Financially, culturally, and spiritually, they are English football, even when they boo anthems, or sing “vile chants” about German bombers. They are not perfect, they’re not popular, and I’m pretty sure they never will be. Mainstream British culture could not be less interested in lads. And lads could not be less interested in mainstream British culture, if such a thing could even be said to exist anymore. Football, which money has made classless and popular, is one of the few places outside of ITV2 you might spot them. Beneath — only just beneath — the sponsorship and philanthropy and dazzle of the modern game, these lads are there watching England blow it.
The English are earthbound, pedantic, stubborn, loud, wooden, and superstitious. We feel frustrations of a powerful and obscure nature here. Football is the imperfect outlet for them.
For we never win. Frustration is sublimated into yet more frustration, a state of affairs as mad and as pitilessly illogical as an Escher staircase. Losing at football is the national birthmark, part morality play, part musical hall joke. The rest of the world deliberately misunderstands its place in our national psyche, and calls it arrogance.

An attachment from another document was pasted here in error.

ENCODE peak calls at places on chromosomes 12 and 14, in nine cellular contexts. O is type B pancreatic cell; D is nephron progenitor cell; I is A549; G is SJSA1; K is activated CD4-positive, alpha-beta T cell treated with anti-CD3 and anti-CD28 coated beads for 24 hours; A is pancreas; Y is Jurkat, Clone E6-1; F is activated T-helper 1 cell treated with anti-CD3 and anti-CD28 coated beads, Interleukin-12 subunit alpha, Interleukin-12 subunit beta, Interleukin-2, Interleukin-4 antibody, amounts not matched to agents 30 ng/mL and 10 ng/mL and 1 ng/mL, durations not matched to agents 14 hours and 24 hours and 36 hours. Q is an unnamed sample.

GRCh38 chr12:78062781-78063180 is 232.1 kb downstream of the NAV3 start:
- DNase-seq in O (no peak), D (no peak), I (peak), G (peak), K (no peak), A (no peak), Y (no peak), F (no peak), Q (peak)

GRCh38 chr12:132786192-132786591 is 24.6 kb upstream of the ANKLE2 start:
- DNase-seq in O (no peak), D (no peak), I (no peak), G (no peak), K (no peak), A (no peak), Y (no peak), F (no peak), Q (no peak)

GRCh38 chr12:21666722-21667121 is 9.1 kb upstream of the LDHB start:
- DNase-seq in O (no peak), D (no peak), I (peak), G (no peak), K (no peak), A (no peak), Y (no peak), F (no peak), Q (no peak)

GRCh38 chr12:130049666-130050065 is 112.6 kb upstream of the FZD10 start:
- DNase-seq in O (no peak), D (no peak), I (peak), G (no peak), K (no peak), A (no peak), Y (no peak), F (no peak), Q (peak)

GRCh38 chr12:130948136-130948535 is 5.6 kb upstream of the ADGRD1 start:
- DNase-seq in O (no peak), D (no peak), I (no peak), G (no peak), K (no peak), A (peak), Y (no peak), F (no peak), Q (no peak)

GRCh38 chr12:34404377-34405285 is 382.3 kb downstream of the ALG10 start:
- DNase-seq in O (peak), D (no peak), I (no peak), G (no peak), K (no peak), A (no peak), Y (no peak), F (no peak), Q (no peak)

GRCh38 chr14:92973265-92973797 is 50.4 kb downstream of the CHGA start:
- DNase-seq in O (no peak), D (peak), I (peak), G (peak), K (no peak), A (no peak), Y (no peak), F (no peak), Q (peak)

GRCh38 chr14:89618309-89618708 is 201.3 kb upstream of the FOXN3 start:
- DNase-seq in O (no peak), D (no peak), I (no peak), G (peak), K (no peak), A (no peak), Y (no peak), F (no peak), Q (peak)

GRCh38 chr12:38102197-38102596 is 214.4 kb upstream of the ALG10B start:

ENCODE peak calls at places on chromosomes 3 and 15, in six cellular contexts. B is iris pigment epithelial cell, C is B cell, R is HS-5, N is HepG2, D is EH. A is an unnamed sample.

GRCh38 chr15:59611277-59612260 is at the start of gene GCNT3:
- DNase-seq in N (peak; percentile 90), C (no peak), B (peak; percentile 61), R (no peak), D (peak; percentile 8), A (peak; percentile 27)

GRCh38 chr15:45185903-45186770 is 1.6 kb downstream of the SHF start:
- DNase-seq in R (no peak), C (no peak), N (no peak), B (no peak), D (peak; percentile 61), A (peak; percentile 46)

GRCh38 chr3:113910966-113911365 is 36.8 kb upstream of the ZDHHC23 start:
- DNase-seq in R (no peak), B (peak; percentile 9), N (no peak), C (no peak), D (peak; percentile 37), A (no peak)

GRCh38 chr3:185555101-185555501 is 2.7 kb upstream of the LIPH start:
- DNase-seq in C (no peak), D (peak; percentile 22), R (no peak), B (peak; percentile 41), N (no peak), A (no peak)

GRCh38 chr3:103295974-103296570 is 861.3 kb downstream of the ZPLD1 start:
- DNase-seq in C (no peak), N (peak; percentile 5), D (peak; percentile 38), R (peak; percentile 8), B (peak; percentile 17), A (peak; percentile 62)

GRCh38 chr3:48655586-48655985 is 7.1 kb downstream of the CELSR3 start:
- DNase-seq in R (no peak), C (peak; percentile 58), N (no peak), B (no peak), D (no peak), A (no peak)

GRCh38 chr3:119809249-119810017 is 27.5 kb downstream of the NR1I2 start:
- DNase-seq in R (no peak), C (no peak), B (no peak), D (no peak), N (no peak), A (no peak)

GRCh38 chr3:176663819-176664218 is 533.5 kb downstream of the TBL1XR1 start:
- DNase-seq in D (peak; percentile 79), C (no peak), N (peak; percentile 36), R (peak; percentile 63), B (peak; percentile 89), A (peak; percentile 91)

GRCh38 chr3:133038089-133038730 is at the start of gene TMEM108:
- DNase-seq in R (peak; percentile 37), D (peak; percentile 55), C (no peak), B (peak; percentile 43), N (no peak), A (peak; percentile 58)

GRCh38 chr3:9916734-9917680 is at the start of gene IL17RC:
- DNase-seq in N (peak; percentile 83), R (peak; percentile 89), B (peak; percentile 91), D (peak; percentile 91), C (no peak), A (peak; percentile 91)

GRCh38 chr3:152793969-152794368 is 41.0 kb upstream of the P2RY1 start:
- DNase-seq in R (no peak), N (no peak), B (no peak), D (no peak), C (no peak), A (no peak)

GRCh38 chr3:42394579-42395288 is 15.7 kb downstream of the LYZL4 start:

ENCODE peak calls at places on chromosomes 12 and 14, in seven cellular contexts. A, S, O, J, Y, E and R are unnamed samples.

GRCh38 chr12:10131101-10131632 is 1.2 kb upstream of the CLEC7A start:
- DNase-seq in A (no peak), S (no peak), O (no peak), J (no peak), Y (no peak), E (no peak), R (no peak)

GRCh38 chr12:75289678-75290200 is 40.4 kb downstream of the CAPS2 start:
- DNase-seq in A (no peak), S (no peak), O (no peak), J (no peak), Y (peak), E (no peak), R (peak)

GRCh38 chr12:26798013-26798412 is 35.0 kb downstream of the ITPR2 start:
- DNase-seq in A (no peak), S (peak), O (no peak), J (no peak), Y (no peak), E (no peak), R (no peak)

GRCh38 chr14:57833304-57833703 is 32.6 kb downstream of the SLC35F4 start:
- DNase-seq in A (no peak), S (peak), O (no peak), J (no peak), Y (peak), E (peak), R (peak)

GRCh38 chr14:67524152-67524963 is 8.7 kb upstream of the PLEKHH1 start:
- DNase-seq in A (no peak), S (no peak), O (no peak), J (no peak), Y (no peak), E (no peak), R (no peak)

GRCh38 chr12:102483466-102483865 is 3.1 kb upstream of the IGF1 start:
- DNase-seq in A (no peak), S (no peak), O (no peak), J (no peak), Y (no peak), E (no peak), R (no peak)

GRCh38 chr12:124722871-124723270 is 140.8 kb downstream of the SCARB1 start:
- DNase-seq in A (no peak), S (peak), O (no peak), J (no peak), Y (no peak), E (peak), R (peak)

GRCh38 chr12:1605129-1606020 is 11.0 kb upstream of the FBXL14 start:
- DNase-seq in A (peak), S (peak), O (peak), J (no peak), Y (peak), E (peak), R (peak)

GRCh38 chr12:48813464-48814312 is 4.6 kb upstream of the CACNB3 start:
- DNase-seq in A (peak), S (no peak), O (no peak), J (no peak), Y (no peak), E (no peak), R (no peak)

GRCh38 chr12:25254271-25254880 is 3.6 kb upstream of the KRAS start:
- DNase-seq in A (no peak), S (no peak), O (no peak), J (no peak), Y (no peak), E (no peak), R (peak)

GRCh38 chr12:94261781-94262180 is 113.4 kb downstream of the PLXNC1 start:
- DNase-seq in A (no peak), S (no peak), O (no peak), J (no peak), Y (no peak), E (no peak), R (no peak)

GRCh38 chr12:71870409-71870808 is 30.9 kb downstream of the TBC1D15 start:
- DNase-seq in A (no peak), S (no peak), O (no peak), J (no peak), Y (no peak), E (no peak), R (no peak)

Arrogance? For English football fans, arrogance is 55 years of paying the money, boarding the replacement bus service, and flying to the Pristina City Stadium in Kosovo, deeply aware that whatever happens, the future is going out of the next tournament on penalties. Arrogant fans? England lost in recent memory to Iceland, a country with more volcanoes than professional footballers. And they still turn out, wrapped in their flags, singing their songs.
Beating Italy in the final would have been the ultimate moment of national catharsis. It might have resulted in most of the West End being cheerfully set ablaze by midnight. I took the Bakerloo Line towards Piccadilly Circus to see it for myself.
The carriage in front of mine was full of England fans. Every thirty seconds or so, a young lad with glassy eyes poked his head through the window, stared at us, and said “Waheyyy!” The third time he pushed his head through the window, I realised what was wrong. He was missing a front tooth. There are dry dark wine splashes down his tracksuit top. The tooth went earlier that day. His eyes glittered. “Waheyy!”
At each stop, more and more England fans entered that carriage. Older lads, at each platform, moved unsteadily towards the noise, like fat bees giddy with pollen, bumbling towards the next flower. More at Paddington. More at Marylebone. They banged the roof of the train. A tourist opposite me looked concerned.
On the street there were bodies in replica shirts everywhere. I saw a few Rashfords randomly strewn under bushes, a Maguire lying in the middle of the road, a Bobby Moore headfirst in a puddle, and Kanes slumped against railings, shop fronts, and walls. The sound of the word England echoed off buildings.